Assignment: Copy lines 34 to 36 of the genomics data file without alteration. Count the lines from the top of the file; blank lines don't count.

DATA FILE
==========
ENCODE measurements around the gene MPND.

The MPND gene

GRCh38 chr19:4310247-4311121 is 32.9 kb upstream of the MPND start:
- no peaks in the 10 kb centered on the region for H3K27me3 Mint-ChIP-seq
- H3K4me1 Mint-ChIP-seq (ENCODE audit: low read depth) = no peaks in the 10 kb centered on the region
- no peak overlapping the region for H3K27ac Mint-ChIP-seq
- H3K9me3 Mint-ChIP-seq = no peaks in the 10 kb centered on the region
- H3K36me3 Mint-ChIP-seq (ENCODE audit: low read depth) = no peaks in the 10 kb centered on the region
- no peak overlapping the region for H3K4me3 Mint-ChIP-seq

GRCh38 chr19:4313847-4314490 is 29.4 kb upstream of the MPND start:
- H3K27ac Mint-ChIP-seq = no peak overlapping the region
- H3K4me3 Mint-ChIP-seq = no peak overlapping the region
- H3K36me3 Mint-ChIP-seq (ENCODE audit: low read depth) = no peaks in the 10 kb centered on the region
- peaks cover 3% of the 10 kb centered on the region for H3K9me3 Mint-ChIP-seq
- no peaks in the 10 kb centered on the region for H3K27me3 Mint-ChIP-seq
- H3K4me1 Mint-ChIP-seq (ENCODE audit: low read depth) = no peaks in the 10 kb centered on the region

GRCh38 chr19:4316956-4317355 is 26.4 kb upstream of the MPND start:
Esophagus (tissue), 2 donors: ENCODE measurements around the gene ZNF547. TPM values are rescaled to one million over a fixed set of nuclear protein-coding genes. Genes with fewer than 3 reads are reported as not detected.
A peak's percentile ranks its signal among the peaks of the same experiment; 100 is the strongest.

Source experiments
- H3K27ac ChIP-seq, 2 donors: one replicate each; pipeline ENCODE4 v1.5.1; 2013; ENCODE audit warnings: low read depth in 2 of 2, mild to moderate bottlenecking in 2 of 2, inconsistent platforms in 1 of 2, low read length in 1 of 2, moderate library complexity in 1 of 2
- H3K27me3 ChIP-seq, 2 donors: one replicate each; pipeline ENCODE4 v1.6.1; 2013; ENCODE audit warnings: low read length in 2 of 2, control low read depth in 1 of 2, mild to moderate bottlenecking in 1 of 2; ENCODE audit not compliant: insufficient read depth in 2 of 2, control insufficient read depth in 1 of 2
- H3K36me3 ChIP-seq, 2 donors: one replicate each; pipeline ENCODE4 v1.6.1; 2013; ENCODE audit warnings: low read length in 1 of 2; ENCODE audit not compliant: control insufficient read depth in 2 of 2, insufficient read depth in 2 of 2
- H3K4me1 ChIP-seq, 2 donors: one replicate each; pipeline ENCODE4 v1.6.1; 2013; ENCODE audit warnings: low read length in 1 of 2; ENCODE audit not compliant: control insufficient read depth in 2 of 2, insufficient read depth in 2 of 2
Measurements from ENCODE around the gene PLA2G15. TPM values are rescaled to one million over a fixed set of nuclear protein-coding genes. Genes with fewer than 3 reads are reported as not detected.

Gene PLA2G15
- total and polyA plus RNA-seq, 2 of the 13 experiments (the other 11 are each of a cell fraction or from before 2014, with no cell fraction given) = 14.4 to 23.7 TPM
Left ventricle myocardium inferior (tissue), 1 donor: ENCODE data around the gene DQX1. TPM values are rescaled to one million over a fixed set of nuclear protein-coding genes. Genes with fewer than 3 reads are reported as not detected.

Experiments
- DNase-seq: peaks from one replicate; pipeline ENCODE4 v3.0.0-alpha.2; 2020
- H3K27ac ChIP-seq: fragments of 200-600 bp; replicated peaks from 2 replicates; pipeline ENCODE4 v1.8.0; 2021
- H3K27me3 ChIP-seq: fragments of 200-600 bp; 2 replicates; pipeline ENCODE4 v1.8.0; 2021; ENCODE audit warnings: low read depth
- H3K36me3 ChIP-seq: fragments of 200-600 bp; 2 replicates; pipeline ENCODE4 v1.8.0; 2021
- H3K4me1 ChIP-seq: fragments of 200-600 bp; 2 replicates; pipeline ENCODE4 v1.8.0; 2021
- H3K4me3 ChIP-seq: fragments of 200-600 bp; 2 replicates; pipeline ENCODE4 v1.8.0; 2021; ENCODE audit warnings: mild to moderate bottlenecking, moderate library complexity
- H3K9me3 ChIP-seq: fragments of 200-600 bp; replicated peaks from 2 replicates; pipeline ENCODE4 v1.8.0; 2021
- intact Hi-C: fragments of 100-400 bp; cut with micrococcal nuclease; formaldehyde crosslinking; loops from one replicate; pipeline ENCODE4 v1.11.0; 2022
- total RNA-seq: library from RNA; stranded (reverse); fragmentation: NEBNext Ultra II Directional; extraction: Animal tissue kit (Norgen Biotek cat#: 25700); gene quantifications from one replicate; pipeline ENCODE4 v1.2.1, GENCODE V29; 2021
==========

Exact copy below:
- H3K4me1 ChIP-seq: fragments of 200-600 bp; 2 replicates; pipeline ENCODE4 v1.8.0; 2021
- H3K4me3 ChIP-seq: fragments of 200-600 bp; 2 replicates; pipeline ENCODE4 v1.8.0; 2021; ENCODE audit warnings: mild to moderate bottlenecking, moderate library complexity
- H3K9me3 ChIP-seq: fragments of 200-600 bp; replicated peaks from 2 replicates; pipeline ENCODE4 v1.8.0; 2021